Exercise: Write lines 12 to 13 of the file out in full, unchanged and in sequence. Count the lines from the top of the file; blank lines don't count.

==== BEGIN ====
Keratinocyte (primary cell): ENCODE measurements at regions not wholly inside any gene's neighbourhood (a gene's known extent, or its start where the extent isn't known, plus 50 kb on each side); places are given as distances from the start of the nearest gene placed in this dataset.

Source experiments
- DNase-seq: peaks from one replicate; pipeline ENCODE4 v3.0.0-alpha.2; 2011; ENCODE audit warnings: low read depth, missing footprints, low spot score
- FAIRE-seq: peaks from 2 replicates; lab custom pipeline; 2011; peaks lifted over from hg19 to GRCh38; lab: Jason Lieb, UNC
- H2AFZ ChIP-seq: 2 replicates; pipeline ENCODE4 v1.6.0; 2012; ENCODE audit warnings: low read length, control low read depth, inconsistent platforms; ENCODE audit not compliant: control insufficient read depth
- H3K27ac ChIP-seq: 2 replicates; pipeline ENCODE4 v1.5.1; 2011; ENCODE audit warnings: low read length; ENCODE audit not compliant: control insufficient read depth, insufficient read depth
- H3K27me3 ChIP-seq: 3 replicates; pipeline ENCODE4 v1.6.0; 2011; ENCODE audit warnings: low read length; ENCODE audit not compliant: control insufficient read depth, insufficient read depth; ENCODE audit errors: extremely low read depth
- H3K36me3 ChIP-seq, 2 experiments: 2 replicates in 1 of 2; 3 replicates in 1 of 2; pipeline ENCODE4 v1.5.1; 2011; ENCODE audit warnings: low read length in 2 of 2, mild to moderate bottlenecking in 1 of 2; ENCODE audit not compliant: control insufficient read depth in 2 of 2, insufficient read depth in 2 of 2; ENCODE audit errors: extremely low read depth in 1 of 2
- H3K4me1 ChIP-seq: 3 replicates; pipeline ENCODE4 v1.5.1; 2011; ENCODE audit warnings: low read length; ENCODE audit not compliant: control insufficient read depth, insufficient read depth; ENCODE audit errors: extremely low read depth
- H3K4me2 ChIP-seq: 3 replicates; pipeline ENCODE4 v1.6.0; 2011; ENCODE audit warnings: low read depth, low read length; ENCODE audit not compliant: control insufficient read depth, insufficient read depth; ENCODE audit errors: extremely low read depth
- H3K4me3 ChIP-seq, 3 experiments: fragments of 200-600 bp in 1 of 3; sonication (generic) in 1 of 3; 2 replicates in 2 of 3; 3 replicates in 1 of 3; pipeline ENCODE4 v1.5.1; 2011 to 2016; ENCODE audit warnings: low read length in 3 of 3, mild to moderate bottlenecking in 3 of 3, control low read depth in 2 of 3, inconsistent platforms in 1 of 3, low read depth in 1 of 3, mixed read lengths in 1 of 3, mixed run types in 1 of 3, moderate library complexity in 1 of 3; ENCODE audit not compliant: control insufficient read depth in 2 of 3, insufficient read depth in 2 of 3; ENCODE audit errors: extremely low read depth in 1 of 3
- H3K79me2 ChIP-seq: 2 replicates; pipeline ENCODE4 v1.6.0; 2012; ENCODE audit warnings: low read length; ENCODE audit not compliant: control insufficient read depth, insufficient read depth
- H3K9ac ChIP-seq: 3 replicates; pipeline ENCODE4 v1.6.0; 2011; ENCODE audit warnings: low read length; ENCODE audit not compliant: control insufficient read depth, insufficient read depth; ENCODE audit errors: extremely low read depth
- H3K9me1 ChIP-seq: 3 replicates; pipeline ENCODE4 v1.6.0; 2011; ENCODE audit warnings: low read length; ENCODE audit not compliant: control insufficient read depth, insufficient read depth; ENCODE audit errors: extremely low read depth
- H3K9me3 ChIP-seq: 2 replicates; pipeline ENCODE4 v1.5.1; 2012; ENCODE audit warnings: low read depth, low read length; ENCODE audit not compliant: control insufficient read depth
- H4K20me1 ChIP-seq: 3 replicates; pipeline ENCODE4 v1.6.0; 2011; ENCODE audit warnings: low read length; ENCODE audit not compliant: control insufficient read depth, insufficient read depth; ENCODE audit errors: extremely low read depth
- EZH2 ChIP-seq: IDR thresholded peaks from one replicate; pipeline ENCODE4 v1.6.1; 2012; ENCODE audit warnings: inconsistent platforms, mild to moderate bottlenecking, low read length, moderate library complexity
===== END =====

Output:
- H3K79me2 ChIP-seq: 2 replicates; pipeline ENCODE4 v1.6.0; 2012; ENCODE audit warnings: low read length; ENCODE audit not compliant: control insufficient read depth, insufficient read depth
- H3K9ac ChIP-seq: 3 replicates; pipeline ENCODE4 v1.6.0; 2011; ENCODE audit warnings: low read length; ENCODE audit not compliant: control insufficient read depth, insufficient read depth; ENCODE audit errors: extremely low read depth